The proliferation of data breach cases in Florida courts has focused on Article III standing. To meet the pleading standard under Article III, a plaintiff must allege sufficient facts to show the injury-in-fact is concrete, particularized, actual, and imminent, not conjectural or hypothetical. An allegation of imminent injury may suffice if the threatened injury is “certainly impending” or there is a “substantial risk” harm will occur, as in Clapper v. Amnesty International USA, 568 U.S. 398, 414 n.5 (2013). The injury alleged also must be “fairly traceable to the challenged action of the defendant,” see Resnick v. AvMed, 693 F. 3d 1317 (11thCir. 2012). A showing that a plaintiff’s injury is indirectly caused by a defendant’s actions satisfies the fairly traceable requirement under Resnick. However, allegations of possible future injury are not sufficient. Eleventh Circuit data breach cases such as Resnick established the legal principle that a plaintiff who alleges only speculative, not actual, identity theft will not have standing.

For those who didn’t know this already, one of thedarkoverlord’s hacks wound up in court with an opinion unfavorable to plaintiffs on Article III standing:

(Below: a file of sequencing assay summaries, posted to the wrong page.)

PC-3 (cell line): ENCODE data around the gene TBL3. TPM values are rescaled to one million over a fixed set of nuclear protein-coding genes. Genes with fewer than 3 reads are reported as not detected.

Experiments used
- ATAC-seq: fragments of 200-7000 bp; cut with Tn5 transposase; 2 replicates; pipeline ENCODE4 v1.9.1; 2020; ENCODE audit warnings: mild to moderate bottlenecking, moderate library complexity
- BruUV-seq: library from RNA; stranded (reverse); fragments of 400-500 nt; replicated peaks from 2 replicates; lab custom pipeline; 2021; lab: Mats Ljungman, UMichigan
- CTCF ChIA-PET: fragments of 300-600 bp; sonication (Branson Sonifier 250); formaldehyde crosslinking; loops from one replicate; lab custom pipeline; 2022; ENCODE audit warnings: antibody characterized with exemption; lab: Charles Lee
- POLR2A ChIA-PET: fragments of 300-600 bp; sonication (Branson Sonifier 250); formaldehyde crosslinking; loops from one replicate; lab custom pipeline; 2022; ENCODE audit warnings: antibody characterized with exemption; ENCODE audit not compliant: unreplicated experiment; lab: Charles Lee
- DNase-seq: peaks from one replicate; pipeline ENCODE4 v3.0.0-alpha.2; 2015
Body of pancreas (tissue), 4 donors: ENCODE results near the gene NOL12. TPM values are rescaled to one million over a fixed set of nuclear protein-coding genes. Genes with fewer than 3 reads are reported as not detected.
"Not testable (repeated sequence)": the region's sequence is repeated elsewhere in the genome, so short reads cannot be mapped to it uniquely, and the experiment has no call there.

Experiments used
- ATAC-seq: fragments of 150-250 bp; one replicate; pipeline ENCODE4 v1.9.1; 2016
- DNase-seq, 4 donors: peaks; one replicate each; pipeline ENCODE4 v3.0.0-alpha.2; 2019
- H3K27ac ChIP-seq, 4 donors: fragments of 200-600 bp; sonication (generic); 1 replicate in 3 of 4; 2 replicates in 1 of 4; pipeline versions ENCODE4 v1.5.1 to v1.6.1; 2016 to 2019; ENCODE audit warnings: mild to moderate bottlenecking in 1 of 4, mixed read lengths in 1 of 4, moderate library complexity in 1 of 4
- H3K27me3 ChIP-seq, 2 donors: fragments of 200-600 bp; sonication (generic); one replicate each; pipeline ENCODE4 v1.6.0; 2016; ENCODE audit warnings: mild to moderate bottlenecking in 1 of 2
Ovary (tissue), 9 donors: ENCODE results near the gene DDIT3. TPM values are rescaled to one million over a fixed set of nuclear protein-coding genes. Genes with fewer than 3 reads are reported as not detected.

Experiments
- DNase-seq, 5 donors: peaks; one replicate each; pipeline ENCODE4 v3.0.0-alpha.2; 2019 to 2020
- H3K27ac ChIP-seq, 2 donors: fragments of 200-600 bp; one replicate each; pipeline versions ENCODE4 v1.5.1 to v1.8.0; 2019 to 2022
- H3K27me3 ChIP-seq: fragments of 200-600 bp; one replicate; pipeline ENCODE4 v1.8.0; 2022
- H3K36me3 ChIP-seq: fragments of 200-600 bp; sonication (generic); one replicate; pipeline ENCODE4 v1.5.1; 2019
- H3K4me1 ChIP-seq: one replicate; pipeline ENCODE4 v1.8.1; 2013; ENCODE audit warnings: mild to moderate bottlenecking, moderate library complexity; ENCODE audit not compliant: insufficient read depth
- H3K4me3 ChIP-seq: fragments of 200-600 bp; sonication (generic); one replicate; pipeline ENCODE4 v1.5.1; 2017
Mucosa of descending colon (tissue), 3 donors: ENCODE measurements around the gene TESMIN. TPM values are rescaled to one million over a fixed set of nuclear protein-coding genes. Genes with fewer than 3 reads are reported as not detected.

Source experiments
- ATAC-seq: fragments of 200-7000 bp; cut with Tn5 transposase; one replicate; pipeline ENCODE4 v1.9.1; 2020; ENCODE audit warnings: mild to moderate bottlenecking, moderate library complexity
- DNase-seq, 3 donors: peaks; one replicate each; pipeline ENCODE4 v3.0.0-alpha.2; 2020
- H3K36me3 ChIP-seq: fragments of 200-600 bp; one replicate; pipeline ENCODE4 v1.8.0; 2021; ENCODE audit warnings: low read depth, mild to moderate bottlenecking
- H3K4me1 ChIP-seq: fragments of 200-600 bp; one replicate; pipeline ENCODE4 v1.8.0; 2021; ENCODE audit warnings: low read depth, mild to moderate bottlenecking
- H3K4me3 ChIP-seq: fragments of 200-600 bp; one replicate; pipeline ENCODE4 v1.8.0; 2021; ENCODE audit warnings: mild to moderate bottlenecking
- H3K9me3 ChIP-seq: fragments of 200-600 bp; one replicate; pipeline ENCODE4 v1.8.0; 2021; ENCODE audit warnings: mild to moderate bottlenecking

Florida cases continue to maintain this threshold for standing. In Stapleton on behalf of C.P. v. Tampa Bay Surgery Center, 2017 WL 3732102 (M.D. Fla. Aug. 30, 2017), a hacker breached a surgery center’s database and published 142,000 patients’ sensitive information online. The plaintiffs did not allege that any of the sensitive information was used. Instead, they alleged they were at an increased risk of having their identity stolen and were forced to incur credit monitoring/identity theft protection costs. After the data breach, the center provided free identity protection services to the plaintiffs and other potentially affected patients.